My Space

This day did not start out as it should. At this moment I am supposed to be cozily ensconced at St. Louis Bread Company with my writer friends Bev and Michelle, writing a blog post. Okay, so I am writing a blog post, but mostly I am thinking about what happened before I started writing.

As usual, as it is on any given weekday morning, the St. Louis Bread Company is nuts. I skirted into the parking lot, avoiding people standing around chatting with coffee cups and bags in hand and dodging cars zipping around searching for a place to park. I wheeled around the outside row near the dumpster, thinking I would park on the side, away from the the main cluster of chaos. To my everlasting surprise, the end space before the turn to the side lot was empty. Not believing my good luck, I pulled in, hopped out and headed to my friend’s table to have a seat and begin this blog post. Soon after I got settled, Bev got up to stand in line for a bite to eat.

A man’s voice interrupted me. He said, “I want to thank you for taking my parking space. I had been waiting a long time for it.” I looked up in surprise. There stood a man in his late sixties to early seventies with his hands clasped behind his back. He spoke quietly but with irritation oozing through his words. I couldn’t think of anything to say except, “I didn’t know you had been waiting for it.”

I have been taught from an early age to always be courteous. So it is true that if I had known he was waiting for the space I would have continued onward. Was I preoccupied while looking for a space? Of course. Should I have done a better recon of the situation? Maybe. Yet after his rebuke, I got to thinking about his motivation. Did he, 1. Think I was purposely robbing him of his long awaited space? 2. Knew I didn’t realize and just needed to bring a blight to my day? 3. Was he too cowardly to approach me when I was in the company of my friend? 4. What did he expect me to say? 5. Did approaching me bring him some sort of vindication or satisfaction? I had not not a clue what any of the answers may be.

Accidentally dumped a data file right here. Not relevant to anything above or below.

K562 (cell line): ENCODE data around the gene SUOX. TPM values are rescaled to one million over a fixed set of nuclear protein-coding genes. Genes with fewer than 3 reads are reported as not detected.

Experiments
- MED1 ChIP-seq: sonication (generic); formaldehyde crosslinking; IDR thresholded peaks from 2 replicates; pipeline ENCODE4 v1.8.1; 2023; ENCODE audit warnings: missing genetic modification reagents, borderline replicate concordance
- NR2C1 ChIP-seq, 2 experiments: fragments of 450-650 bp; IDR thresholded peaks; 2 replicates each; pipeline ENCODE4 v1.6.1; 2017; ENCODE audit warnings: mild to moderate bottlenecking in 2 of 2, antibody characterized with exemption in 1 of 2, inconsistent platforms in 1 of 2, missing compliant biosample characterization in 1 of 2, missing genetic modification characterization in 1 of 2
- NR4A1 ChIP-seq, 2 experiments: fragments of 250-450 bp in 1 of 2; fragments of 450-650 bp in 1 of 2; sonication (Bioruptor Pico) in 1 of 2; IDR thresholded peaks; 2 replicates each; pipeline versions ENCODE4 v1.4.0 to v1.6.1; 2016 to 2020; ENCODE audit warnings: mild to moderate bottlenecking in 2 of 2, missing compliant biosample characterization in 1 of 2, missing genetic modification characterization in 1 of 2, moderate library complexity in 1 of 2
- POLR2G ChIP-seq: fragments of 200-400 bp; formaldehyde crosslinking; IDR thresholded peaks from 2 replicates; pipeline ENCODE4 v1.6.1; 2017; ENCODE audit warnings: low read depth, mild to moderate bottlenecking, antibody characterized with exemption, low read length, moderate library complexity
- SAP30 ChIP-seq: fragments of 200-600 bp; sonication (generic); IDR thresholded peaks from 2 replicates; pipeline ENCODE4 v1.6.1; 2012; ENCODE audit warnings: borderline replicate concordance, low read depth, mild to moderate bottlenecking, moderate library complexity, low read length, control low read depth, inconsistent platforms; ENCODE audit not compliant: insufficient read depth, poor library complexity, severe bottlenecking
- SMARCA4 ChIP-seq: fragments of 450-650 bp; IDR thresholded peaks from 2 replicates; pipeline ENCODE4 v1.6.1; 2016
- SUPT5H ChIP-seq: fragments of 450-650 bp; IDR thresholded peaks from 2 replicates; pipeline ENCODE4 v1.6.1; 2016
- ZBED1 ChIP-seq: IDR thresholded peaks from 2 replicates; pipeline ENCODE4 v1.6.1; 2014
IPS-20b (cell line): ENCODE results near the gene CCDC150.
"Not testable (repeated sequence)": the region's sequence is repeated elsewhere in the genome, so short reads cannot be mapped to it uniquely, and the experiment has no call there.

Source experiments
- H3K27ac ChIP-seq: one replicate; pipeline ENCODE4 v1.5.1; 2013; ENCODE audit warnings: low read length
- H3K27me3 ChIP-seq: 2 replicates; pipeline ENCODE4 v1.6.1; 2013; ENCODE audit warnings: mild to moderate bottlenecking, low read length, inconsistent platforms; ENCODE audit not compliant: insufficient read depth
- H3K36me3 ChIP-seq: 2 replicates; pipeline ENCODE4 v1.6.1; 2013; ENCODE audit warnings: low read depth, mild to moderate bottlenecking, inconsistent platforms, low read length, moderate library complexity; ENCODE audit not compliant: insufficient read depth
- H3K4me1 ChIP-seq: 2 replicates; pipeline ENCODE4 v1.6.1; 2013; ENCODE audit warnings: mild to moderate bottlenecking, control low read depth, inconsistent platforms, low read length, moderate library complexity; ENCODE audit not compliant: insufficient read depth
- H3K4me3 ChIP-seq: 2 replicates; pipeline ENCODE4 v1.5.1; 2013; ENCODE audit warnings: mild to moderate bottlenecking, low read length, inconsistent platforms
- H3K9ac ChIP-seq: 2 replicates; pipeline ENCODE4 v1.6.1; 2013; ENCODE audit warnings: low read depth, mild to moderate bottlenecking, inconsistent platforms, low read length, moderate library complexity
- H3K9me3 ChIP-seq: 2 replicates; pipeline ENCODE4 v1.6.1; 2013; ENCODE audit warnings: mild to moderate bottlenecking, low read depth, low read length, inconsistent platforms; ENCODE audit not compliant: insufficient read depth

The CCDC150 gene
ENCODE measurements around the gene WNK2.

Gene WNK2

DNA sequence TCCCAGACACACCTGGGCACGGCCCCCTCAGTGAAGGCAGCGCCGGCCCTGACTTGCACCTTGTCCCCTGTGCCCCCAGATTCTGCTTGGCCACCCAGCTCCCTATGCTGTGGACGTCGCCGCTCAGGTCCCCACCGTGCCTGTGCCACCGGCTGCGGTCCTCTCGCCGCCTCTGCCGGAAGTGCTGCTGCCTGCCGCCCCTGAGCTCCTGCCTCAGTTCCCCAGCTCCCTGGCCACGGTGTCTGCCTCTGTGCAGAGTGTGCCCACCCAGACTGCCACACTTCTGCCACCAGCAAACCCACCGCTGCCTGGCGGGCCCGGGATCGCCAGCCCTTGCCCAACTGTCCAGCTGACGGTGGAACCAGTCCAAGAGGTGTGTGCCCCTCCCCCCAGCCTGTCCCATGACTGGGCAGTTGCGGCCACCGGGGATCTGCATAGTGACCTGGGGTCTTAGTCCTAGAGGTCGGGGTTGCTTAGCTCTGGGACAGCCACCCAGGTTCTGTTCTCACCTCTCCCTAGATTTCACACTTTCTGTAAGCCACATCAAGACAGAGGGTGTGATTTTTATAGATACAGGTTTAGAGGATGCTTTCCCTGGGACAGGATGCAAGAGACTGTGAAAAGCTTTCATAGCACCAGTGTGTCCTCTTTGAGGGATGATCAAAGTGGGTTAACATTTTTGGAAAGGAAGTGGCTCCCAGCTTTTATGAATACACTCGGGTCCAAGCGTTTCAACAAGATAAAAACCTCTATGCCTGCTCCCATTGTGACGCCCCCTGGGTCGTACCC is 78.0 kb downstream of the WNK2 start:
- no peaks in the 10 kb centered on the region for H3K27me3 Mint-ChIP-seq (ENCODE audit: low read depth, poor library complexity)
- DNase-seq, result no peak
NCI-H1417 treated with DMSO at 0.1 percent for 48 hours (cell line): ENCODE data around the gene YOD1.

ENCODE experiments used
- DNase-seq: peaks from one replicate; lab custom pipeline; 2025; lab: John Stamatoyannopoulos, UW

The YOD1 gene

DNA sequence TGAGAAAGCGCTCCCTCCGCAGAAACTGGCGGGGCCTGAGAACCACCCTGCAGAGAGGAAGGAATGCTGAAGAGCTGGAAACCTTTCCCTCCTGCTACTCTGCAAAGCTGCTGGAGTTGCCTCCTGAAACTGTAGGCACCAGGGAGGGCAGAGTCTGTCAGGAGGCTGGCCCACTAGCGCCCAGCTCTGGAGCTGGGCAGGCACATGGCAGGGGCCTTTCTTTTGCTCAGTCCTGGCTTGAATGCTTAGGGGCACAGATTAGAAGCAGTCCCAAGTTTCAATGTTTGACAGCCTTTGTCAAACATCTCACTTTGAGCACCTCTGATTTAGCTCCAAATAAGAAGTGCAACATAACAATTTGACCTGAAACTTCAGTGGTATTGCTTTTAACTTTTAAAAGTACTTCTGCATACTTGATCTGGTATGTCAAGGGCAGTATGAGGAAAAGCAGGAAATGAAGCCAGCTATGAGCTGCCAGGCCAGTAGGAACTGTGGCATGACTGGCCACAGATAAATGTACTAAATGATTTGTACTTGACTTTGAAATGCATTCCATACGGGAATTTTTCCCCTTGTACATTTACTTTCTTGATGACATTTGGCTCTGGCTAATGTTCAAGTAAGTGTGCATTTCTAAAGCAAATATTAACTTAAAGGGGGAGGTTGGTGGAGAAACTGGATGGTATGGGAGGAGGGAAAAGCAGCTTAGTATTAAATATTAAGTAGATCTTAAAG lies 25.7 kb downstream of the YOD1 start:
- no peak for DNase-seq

Do you remember “Fried Green Tomatoes”? The scene in the supermarket parking lot? Kathy Bates is slowly pulling into a long awaited space and a VW bug of hip teen girls zips around her and laughingly parks in front of her. Kathy Bates yells at them that she was waiting for that space. The girls reply “Yeah, but we are younger and faster.”

Kathy Bates’ response is to rev her boat-of-a car’s engine and ram the little VW bug, smashing it to smithereens while screaming “Yeah but I am older and better insured.”

Every situation is subject to a writer’s use. One little drama can be expanded and embellished to require fictional police and insurance adjuster to appear on scene. Each vignette can become a springboard for increased conflict or deeper character interaction.

Just think, if I had pulled the parking space and the man decided he wasn’t going to stand for his spot being “stolen” he could have rammed my vehicle. Hello police and insurance adjuster. Inside, after the incident, with his liver in a twist and righteous anger propelling him across the crowded coffee-house, the man could have punched me in the face while I sat staring at my computer screen. Hello police, a broken nose and a trip to the emergency room. Just think all the people I could have inadvertently ticked off in such a target-rich place.

blue bug

Or maybe something the opposite of property damage and bloodletting would happen. The man, realizing the clueless woman didn’t take his space on purpose, approaches her and begins a friendly conversation. The woman responds favorably and during their initial discourse they discover mutual interests. He too is a writer. They collaborate on a book and make the New York Times Bestseller list for historical fiction.

 

Susan

In the Kitchen Again (Kindle ebook)

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